AROUND 100 people took to the streets in Guilsborough to protest against plans to transport huge wind turbine parts through villages.
The banner-waving crowd lined themselves up to match the dimentions of the trucks which they say will be 50 metres long by some five metres wide (164ft by 16ft).
Chanting ‘when will you admit it won’t fit?’ they made their way through the centre of the village passing by historic buildings they say could be damaged by trucks taking parts of the Volkswind site at Watford Lodge.
Karen Robson, one of the organisers, said: “What we’re trying to say is that Volkswind hasn’t done its homework.
“They say the lorries will fit, but they’ve not actually surveyed the route – they’ve only run it on computers.
“In some places there’s only 50cm of clearance and they’d have to dig out a bank.
“And it’s not just our village that’s affected.”
The protesters are also concerned about the impact the lorries and the vibrations from them could have on several old cob buildings - made of mud and with no foundations.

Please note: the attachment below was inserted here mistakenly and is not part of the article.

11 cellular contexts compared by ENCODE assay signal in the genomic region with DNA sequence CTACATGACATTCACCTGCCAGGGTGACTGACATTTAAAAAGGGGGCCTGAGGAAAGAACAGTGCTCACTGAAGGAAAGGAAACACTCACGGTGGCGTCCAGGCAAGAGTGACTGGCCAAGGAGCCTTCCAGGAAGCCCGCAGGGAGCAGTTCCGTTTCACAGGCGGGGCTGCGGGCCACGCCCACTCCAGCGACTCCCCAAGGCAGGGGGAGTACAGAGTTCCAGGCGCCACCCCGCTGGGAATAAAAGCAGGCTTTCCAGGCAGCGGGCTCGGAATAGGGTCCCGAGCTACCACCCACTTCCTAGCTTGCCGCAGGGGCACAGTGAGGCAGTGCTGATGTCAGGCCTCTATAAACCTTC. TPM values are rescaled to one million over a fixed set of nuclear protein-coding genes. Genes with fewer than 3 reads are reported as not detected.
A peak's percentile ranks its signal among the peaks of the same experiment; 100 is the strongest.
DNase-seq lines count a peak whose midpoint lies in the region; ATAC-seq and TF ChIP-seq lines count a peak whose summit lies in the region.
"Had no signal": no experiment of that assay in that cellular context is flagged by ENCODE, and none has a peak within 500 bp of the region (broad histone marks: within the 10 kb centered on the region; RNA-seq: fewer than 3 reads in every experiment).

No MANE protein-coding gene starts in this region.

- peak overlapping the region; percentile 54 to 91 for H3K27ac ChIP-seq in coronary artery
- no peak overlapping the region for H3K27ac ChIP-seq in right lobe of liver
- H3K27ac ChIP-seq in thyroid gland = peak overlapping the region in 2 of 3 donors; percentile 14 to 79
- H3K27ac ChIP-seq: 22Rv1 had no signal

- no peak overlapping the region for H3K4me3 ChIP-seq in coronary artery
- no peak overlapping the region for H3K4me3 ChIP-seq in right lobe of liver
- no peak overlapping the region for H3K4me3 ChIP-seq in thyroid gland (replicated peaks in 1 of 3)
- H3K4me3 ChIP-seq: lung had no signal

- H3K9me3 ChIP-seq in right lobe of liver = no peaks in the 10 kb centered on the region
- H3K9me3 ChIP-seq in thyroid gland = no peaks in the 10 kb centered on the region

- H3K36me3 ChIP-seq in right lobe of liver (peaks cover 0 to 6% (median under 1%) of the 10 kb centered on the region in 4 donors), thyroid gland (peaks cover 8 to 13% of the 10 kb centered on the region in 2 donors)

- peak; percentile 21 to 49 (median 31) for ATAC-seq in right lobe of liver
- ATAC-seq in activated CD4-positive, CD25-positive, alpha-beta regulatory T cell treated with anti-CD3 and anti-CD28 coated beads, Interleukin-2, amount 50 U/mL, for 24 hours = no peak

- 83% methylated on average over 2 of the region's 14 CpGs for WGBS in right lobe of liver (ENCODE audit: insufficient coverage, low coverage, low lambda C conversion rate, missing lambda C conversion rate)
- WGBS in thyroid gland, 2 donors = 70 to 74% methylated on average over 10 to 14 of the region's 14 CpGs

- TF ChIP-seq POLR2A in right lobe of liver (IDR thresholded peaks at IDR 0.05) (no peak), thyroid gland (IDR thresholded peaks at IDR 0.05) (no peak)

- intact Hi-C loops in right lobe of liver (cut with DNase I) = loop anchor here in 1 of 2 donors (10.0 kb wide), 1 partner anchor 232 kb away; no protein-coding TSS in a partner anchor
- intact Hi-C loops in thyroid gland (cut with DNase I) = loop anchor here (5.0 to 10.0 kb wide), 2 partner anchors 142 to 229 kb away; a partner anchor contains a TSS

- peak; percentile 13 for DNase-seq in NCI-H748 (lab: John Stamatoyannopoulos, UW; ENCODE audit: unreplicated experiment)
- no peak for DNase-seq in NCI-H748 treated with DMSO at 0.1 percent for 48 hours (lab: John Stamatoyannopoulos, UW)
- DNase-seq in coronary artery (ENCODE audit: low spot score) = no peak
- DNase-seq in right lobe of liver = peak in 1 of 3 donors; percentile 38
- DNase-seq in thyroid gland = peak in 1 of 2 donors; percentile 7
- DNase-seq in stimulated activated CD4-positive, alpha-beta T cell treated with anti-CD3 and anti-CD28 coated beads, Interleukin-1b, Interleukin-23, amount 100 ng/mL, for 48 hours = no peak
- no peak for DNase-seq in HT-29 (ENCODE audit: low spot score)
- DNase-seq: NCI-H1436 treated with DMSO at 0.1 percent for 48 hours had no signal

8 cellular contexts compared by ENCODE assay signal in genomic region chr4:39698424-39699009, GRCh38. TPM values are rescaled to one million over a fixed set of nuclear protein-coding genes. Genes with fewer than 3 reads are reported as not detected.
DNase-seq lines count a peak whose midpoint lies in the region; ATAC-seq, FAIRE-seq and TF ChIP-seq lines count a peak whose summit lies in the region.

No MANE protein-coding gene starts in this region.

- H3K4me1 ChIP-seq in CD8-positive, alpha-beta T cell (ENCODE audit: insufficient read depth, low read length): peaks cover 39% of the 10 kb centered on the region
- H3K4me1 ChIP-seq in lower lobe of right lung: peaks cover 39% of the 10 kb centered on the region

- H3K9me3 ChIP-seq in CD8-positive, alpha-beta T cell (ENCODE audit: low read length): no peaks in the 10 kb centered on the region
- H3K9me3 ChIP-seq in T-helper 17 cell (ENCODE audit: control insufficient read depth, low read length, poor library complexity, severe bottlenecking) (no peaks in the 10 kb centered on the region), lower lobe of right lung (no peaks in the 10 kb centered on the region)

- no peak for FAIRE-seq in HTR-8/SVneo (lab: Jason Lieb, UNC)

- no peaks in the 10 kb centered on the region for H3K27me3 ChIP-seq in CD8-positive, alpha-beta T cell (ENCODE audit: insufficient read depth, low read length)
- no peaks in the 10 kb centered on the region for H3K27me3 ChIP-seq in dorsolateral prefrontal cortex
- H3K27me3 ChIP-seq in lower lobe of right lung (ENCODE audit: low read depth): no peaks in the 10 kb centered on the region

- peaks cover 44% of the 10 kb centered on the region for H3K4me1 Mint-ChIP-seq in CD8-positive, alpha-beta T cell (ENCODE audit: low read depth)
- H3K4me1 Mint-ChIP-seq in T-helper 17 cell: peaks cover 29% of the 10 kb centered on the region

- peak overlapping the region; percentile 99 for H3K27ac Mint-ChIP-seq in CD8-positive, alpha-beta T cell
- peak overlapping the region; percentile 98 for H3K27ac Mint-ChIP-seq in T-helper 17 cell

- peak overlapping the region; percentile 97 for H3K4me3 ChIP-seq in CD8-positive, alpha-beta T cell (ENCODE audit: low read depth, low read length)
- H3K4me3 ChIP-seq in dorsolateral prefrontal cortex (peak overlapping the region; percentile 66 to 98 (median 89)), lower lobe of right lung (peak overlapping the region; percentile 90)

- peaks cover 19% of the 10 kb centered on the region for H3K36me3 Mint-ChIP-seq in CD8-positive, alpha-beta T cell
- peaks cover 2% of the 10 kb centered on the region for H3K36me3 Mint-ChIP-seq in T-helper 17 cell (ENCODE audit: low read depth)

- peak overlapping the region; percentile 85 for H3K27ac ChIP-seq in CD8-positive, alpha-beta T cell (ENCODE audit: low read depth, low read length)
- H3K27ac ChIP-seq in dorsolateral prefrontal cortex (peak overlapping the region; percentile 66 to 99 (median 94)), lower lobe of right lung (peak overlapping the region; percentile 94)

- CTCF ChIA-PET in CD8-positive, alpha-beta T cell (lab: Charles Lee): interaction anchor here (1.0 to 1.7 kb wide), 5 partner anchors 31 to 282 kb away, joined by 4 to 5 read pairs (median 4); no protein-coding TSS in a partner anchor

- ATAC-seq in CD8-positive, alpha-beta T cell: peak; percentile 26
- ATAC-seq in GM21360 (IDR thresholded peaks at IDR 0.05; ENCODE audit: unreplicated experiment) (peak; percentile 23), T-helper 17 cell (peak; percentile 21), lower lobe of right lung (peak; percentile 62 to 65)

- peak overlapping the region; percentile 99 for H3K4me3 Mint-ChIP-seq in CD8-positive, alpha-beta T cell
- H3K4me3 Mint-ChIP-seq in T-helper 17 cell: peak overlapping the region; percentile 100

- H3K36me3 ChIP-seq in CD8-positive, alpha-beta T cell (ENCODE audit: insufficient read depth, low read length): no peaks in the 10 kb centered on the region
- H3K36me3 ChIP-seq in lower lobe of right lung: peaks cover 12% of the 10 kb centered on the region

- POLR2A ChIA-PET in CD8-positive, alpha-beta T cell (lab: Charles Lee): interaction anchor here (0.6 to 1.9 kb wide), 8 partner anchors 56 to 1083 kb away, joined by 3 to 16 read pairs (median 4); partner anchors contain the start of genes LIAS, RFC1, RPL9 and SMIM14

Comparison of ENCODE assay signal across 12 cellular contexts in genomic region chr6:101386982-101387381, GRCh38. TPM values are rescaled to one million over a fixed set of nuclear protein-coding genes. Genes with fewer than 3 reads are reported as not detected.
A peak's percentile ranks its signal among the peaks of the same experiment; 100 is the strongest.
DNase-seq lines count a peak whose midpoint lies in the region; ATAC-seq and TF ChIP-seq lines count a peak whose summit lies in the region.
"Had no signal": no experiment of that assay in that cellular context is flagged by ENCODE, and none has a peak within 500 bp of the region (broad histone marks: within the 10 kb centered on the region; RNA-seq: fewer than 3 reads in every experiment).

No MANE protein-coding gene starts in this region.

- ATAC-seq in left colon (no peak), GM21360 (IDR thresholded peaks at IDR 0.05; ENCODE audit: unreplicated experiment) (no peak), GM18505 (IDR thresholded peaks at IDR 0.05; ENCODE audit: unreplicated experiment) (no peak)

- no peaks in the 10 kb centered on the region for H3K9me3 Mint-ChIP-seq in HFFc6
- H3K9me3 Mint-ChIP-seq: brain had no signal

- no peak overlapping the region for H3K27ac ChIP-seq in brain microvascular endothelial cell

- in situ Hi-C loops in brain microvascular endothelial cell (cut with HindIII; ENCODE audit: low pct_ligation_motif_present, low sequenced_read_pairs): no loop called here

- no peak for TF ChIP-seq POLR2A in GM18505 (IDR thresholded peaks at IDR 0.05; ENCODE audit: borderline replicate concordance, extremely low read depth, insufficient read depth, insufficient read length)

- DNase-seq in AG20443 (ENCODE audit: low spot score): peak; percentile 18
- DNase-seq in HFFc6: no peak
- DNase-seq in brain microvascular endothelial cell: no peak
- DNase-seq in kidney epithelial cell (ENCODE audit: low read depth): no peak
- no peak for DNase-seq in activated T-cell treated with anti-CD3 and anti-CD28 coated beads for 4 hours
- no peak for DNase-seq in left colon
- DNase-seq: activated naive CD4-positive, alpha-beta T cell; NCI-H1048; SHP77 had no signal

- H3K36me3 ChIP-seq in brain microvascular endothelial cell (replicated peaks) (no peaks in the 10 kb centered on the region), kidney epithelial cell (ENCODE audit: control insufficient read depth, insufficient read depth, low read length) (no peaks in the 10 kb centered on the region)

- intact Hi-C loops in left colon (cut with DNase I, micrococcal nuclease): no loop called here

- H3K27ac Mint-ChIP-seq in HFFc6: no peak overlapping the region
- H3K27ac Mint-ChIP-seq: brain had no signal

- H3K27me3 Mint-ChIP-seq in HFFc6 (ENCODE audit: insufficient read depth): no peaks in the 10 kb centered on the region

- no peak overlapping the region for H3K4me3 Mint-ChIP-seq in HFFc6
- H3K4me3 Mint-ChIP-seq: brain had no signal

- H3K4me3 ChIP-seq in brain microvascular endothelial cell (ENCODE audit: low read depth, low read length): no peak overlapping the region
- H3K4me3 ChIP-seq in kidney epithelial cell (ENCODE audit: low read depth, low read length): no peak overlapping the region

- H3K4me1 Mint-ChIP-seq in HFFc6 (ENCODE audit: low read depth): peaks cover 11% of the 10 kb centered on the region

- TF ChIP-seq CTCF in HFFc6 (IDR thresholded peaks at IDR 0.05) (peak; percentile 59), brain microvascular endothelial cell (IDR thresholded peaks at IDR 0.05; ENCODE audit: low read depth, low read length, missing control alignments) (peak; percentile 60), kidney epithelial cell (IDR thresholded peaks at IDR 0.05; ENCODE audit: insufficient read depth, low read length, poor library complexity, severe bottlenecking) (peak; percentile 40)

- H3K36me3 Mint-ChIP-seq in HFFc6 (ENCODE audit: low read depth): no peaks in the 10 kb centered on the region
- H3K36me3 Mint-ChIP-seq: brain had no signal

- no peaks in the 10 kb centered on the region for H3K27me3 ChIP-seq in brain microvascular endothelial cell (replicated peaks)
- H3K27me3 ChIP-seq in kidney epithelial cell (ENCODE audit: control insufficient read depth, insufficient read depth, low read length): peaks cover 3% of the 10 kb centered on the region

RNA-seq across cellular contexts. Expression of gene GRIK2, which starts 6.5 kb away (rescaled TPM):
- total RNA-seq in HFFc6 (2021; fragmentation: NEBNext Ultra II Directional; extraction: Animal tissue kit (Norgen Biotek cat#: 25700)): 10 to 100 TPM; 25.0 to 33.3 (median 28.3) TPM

The protesters were supported by Daventry’s MP Chris Heaton-Harris and the leader of Daventry District Council Chris Millar who said: “I’m calling on Northamptonshire County Council to rethink the route.
“There are buildings along the route that could be put at risk from these convoys.”
The protest came just a couple of days after a site next to the proposed Watford wind turbine site was recognised as of ‘national significance’ and given scheduled ancient monument status by the Government.
The status is designed to protect surviving archaeology and restricts what can be done with the land.
A spokesman for the organisation said: “English Heritage is pleased to be able to recognise the national importance of a selected area of Watford Park, which contains earthwork and buried archaeological remains of eighteenth century gardens, a shrunken medieval village and an associated area of well- preserved ridge and furrow.”
The importance of the site came to light when the area around the proposed wind farm was closely studied as part of the planning process by local people.
Although the designated site is not part of the land proposed for the five turbines, the historical importance could impact on the planning decision by Daventry District Council, which now looks likely to come in May.